With some exceptions, riding or biking along this route means you won’t miss too much. Going north, the spacious public beach is on your right. It’s Sandbar State Park (vtstateparks.com/sandbar.html), open every summer day from 10 A.M to sunset. It looks a lot like the famous George Seurrat painting, “Sunday on La Grande Jatte“ without the parasols but with shade trees and picnic tables. There’s a per person charge of $4 per visit.
Two apple orchards along the way are the Allenholm, (Alleholm.com), a seventh generation family-owned orchard that offers tours, and a smaller farm, Hackett’s (hackettsappleorchard.com), most proud of its $1.25 cider doughnuts and 47 different varieties of apple. The orchards are not only about the fruit you can pick yourself in fall, but feature home-made pies, jellies, and anything that could possibly tempt Eve.
Bernie Sanders lives lakeside right on Route 2 as well, directly across from the North Hero elementary school.
A much older elementary school, the 1814 Block Schoolhouse, is on the same route in Grand Isle. Inside there’s a coal stove, inkwell in each desk, and a posted sign that outlines rules teachers must obey. Number 8: “Any teacher who smokes, uses liquor in any form, frequents pool or public halls, or gets shaved in a barber shop will give good reason to suspect his worth, intention, integrity, and honesty.”
Right next door is the historic Hyde Log Cabin (grandislevt.org/municipal-directory/historical-society), moved twice from its original site, it’s now restored and furnished. Built in 1783, Jedediah Hyde Jr. raised ten children in this farmhouse, smaller than the size of a two-car garage. For the next 150 years, Hyde descendants also called it home. Visit both the school and farmhouse for $3 per person.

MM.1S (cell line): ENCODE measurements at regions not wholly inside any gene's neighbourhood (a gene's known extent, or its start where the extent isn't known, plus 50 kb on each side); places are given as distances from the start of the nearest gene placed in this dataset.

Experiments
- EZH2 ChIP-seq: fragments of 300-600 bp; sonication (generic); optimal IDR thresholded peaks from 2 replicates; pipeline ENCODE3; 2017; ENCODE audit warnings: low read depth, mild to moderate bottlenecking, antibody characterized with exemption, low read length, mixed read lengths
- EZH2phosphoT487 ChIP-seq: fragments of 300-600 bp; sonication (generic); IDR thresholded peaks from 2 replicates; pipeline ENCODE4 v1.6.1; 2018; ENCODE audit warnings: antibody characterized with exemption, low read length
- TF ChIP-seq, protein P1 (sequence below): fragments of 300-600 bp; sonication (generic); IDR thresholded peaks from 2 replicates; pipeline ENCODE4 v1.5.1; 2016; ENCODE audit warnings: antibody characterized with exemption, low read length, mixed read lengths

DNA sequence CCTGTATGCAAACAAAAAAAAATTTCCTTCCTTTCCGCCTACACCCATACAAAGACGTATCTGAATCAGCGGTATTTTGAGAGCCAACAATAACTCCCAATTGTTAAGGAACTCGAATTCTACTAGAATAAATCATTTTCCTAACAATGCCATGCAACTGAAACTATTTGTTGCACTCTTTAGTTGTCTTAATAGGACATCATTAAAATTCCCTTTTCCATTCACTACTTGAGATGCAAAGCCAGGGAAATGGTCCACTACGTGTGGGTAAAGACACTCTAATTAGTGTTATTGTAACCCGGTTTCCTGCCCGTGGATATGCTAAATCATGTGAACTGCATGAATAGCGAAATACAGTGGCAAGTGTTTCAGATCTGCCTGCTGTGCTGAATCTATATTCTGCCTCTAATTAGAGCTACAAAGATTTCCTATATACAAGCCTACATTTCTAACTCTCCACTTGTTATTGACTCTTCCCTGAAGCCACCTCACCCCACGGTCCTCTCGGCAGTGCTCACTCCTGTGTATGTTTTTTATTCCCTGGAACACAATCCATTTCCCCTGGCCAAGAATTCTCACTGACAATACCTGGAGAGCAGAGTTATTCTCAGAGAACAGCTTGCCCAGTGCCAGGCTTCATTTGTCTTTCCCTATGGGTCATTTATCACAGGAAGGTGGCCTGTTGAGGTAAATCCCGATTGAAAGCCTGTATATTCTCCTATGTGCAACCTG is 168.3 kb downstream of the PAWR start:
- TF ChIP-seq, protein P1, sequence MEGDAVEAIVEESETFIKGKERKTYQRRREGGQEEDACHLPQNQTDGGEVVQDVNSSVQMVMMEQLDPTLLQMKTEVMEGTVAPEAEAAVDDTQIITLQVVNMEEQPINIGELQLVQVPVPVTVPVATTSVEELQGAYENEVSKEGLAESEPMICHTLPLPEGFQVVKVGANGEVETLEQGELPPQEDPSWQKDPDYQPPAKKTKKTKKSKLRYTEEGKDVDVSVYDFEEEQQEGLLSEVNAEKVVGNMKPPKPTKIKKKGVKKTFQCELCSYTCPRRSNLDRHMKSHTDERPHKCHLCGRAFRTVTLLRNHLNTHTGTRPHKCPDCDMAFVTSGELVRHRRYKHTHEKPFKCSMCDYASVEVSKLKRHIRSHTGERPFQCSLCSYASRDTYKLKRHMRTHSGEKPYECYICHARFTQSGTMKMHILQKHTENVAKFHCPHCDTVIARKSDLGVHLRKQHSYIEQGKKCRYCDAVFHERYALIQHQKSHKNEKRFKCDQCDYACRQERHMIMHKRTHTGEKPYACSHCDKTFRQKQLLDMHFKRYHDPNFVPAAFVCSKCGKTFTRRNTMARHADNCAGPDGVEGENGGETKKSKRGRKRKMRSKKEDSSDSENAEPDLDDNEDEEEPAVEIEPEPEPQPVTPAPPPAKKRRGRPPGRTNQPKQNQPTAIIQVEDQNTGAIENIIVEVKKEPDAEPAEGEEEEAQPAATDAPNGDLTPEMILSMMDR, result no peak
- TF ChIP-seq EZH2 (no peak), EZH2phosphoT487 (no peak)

Not far away is Grand Isle Art Works (grandisleartworks.com), filled with temptations offered by 75 Vermont artists, including Jim Holzschuh, its artist-owner. Built about the time John Adams was president, the farmhouse is chockablock with glassware, ceramics, wood-carvings, alpaca shawls and sweaters, and Vermont-y things like Sarah Rosethal chicken paintings and maple candy. In back is a small weekend café with indoor/outdoor seating. Weekends are also farmers’ market days, Saturdays 10-2 at St. Joseph’s Church and Wednesdays, 3-6 at Rose’s Lima Church, both on Grand Isle. It’s not just about tomatoes, corn, and asparagus, craftspeople display everything from mittens to honey, and homemade pies are very popular. Wally’s, a local lunch spot/bakery, sells its fresh-baked sourdough bread and bagels here too. The Farmers’ Market (champlainislandsfarmersmarket.org) is also a wonderful occasion for a friendly meet-and-greet with the locals.